Legislators made the correct decision this week by granting the state’s five public universities and The Evergreen State College the authority to set their own tuition rates. Gov. Chris Gregoire said she will sign the bill that isn’t as big a procedural sea change as its detractors claim. Fact is, this is the way it’s done in most states; Washington is one of only a few states where the Legislature has set tuition rates.
But it wasn’t conformity with other states that drove lawmakers to make this change. Like many other decisions in recent years, it was sheer destitution, to the tune of a projected $5.1 billion budget deficit that legislators have confronted during a 30-day special session now at its midway point.
Of course, this issue isn’t so much about politics or budgets; it’s about university students and the rapidly rising costs of their dreams. In just the past two years, tuition has increased 30 percent, and double-digit increases are looming in each of the next two years. For example, during the 2008-2009 academic year, University of Washington students paid about $6,800 in tuition. That total could surpass the $11,000 mark in the next few years.
It’s not as if the shift in tuition-setting authority will bring about any shocking news about cost increases. That’s already happening. The question now is: Will the institutions make those increases even more painful? We don’t know, but we like the idea of educators and administrators — not politicians — determining tuition costs. We’ve already seen one discouraging example of what happens under the old system. The UW this year faced such drastic financial woes that officials there decreased in-state freshmen enrollment and increased enrollment of out-of-state students who pay more than twice as much in tuition.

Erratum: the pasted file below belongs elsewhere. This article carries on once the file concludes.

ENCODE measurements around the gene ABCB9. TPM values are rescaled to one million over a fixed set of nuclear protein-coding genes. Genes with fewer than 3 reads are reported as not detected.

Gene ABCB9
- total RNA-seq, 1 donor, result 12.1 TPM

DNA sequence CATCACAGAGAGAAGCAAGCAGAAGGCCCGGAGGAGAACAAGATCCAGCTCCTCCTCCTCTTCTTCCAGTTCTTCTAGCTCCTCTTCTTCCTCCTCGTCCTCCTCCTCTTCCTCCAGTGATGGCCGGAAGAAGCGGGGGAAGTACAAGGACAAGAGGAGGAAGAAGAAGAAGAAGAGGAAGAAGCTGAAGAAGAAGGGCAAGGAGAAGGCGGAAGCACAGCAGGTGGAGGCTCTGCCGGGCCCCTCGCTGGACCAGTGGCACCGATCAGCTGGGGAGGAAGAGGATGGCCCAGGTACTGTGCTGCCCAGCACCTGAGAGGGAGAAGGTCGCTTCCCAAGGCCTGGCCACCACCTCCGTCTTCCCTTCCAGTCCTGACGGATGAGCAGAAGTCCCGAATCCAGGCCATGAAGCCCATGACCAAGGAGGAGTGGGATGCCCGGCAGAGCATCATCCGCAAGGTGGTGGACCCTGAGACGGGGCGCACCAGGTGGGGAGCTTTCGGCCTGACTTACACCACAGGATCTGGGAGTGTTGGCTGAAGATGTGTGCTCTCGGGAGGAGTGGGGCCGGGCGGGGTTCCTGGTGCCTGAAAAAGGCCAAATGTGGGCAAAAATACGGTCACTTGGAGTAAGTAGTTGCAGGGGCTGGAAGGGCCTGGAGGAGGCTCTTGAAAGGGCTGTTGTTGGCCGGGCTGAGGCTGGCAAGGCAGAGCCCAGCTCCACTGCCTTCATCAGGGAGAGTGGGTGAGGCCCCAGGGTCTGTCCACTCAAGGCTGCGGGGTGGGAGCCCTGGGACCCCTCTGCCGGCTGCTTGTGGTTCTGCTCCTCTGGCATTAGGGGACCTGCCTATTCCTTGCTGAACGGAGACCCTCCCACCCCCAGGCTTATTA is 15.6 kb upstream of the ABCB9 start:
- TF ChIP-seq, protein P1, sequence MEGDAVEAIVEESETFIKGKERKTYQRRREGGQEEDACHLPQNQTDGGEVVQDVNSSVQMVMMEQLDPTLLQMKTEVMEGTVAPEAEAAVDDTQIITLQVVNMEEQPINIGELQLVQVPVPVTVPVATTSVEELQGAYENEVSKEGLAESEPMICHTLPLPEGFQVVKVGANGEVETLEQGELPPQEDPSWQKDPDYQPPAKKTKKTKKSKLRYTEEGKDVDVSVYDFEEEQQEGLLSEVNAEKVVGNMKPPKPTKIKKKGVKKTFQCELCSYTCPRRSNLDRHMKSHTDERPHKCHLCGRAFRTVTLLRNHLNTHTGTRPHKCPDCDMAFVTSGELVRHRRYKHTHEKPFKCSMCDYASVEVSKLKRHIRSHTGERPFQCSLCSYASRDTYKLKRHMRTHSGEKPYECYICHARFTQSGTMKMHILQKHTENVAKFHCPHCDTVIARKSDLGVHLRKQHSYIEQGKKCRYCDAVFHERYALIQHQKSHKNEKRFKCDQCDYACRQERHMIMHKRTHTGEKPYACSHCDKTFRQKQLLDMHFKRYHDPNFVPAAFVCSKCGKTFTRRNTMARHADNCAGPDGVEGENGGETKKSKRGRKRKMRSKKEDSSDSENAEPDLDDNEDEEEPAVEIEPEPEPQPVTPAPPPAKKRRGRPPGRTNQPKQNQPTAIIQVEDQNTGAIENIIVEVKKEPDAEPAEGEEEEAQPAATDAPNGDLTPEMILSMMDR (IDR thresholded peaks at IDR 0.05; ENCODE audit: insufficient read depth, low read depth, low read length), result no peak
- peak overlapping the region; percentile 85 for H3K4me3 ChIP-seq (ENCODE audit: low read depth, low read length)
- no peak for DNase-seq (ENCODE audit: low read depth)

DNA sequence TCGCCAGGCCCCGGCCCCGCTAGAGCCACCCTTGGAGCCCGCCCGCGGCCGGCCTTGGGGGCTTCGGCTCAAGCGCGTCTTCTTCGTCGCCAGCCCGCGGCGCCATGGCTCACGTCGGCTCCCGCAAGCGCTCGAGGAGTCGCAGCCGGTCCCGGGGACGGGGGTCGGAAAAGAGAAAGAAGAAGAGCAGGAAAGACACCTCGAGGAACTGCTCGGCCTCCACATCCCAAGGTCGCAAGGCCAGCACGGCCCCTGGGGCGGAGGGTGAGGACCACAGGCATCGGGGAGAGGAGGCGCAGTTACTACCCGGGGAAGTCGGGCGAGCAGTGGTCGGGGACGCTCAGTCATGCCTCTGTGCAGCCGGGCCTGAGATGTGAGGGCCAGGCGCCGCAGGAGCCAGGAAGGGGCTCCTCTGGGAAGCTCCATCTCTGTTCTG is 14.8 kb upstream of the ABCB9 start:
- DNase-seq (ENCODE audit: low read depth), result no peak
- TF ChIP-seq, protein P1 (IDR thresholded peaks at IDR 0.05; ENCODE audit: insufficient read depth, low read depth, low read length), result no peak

That’s the wrong approach, and it’s answered by one provision in the recent bill that shifts tuition-setting authority. The UW’s in-state freshman enrollment is set by the bill at a minimum of 4,000 students starting in 2012-13.
Another portion of the measure addresses the understandable concerns about soaring costs. Financial aid would be increased by about $100 million, and a sliding scale would allow families that earn 125 percent of the state’s median family income (about $97,500 annually for a family of four, according to The Seattle Times) to qualify for assistance. Currently that level is set at 70 percent of the median family income.
To be sure, no one likes increasing the cost of attending universities in our state, but the alternative — reducing the quality of higher education — is worse. Gregoire said this week: “No one wants to raise tuition, but the fact of the matter is, if we want to maintain quality and keep the doors to higher education open in this state, that bill is the key to making both of those happen.”
In other words, the money has to come from somewhere, and we don’t know of a more appropriate source than the main beneficiaries of higher education, the students, who can be seen as the customers.
There have been attempts before in the Legislature to change tuition-setting authority, and the fact that such a change passed this year by wide margins in both chambers defines the seriousness of the state’s funding problems. University administrators know better than elected officials how to balance the demands of remaining high-quality with the need to remain affordable. Letting those on-campus experts determine the costs — setting what essentially is a user fee — makes good sense.